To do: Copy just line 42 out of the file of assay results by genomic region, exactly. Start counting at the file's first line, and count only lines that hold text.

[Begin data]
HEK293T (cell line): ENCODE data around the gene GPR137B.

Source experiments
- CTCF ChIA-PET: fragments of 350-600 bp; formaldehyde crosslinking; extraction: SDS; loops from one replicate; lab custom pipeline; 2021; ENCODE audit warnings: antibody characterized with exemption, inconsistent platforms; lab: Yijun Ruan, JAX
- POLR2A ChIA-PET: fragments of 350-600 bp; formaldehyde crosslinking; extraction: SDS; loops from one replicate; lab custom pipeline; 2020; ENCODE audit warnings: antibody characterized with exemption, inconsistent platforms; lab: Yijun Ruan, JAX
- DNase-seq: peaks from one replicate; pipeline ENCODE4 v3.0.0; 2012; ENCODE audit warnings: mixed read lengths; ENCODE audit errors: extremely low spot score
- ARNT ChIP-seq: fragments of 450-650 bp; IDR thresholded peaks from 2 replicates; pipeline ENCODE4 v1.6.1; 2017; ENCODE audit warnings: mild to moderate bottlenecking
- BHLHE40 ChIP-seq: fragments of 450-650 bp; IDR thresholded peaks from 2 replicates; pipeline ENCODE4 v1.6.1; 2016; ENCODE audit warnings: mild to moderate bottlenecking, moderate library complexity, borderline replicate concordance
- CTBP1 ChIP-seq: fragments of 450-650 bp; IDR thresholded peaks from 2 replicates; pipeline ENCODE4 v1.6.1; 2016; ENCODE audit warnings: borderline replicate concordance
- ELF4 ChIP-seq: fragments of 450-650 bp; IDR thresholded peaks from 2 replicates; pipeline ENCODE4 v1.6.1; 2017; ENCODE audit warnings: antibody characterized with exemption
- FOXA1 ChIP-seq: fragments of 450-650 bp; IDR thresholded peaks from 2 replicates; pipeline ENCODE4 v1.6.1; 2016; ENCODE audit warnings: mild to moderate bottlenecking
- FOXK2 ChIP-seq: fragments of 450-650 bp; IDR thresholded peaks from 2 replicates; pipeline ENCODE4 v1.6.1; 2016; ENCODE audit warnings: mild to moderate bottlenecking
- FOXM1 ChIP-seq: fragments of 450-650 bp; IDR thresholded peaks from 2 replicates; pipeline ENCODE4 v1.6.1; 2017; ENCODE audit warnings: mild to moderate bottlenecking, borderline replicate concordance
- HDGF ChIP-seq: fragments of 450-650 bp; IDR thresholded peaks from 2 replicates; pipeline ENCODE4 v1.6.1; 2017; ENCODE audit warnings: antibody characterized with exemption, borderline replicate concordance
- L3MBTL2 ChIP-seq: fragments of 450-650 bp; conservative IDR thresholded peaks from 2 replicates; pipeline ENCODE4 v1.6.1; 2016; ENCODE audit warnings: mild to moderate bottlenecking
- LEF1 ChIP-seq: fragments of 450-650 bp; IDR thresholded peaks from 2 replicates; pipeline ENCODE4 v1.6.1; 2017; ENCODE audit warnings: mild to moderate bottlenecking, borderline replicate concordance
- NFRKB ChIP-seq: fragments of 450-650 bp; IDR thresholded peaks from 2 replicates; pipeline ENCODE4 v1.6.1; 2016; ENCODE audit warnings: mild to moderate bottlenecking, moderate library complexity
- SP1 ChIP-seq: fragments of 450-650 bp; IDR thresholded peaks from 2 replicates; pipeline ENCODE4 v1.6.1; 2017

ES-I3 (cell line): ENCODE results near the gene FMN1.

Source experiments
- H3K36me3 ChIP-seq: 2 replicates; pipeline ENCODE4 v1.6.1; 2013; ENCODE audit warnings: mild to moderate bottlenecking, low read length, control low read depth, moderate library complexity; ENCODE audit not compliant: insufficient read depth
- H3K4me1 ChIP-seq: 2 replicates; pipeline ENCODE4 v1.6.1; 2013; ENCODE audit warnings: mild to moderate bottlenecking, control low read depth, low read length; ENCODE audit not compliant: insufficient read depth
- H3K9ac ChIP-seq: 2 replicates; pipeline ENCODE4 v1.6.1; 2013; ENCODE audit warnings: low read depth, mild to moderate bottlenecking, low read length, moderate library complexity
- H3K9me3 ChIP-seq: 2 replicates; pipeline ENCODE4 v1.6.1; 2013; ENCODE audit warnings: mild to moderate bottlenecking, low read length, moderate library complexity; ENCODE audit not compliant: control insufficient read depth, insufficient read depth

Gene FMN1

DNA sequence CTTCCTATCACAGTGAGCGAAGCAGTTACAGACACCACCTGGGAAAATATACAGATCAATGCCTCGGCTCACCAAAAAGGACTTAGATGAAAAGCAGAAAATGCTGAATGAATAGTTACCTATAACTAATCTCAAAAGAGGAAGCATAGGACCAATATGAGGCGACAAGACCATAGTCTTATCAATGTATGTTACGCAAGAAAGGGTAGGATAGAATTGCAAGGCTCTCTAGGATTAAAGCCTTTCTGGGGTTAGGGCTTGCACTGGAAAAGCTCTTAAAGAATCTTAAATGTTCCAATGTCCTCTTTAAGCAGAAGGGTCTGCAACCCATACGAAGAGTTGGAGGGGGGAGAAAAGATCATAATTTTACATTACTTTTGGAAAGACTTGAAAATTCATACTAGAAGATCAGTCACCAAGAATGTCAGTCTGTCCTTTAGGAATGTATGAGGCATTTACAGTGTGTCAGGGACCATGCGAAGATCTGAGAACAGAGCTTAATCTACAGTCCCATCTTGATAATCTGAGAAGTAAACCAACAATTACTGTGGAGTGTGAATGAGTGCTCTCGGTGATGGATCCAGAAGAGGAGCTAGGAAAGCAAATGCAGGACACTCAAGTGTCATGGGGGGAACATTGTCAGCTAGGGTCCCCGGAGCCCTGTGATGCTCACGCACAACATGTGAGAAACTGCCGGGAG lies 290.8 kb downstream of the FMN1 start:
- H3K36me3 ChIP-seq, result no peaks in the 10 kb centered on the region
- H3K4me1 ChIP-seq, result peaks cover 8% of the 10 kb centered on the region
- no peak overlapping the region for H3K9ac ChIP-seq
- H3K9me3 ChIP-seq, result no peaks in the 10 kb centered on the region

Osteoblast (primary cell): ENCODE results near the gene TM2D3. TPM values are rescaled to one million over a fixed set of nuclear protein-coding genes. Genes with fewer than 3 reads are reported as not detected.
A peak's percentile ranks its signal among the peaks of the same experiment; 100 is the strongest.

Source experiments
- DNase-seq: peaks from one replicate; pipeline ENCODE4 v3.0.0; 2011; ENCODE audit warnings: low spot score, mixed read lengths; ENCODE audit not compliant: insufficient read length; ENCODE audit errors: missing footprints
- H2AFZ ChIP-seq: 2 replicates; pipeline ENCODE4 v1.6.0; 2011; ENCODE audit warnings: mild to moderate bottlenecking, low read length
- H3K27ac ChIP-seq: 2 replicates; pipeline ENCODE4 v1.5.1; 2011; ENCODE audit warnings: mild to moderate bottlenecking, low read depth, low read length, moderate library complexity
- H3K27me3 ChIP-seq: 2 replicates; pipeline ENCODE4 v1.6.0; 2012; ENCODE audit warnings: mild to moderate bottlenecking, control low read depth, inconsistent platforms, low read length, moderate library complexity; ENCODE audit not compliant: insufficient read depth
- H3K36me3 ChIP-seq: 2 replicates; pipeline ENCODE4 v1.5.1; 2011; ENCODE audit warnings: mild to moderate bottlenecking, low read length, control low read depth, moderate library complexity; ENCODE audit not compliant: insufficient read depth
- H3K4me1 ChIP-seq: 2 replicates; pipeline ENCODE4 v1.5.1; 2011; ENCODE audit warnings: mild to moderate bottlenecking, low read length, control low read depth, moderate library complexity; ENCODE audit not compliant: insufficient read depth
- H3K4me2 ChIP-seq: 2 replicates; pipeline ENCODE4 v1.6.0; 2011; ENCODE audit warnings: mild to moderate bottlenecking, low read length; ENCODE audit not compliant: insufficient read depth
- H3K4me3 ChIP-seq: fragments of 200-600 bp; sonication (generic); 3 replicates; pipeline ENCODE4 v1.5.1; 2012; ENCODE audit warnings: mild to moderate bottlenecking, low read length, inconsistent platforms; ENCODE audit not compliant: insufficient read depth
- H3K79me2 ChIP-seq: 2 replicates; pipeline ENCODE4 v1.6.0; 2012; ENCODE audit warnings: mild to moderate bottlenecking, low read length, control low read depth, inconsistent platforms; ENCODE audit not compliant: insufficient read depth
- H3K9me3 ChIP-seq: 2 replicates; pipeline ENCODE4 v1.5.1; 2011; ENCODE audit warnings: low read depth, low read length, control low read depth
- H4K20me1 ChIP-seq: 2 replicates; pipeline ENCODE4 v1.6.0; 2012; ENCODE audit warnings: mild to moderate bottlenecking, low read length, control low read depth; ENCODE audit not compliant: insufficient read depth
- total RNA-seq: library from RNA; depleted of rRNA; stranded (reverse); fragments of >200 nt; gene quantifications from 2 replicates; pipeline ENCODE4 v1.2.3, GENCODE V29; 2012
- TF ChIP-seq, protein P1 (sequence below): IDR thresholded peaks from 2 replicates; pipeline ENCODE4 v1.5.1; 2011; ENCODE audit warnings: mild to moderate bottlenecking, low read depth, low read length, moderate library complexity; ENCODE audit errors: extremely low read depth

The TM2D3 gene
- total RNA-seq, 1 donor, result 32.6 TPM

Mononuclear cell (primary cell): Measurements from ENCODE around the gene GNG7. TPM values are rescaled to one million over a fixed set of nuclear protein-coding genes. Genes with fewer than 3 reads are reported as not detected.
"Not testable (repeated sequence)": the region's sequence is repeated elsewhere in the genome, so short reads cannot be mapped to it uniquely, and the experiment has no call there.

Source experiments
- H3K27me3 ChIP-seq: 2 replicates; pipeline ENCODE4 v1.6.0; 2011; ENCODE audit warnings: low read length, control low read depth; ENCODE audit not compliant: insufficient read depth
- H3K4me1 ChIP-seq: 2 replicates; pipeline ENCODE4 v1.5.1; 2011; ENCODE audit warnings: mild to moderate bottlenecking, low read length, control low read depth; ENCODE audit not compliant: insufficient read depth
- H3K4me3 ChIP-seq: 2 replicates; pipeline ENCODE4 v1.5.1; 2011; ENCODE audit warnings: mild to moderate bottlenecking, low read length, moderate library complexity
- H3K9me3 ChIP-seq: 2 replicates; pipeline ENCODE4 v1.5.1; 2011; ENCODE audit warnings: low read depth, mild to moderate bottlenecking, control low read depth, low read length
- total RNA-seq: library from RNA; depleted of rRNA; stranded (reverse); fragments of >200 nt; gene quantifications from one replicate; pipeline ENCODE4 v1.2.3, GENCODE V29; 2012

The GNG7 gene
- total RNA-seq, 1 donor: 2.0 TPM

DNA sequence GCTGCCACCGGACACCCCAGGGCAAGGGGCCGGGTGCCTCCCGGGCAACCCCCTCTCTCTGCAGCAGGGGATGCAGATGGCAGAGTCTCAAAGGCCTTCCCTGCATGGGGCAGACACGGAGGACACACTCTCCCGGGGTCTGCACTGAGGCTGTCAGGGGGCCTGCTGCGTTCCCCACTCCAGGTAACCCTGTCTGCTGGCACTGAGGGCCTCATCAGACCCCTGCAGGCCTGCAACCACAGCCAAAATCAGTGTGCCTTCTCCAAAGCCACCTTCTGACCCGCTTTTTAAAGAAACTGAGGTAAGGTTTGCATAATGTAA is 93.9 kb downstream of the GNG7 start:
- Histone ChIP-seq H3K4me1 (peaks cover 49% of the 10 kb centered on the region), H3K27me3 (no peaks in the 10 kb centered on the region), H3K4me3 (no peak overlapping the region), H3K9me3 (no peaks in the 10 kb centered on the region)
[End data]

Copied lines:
- H3K9me3 ChIP-seq: 2 replicates; pipeline ENCODE4 v1.5.1; 2011; ENCODE audit warnings: low read depth, low read length, control low read depth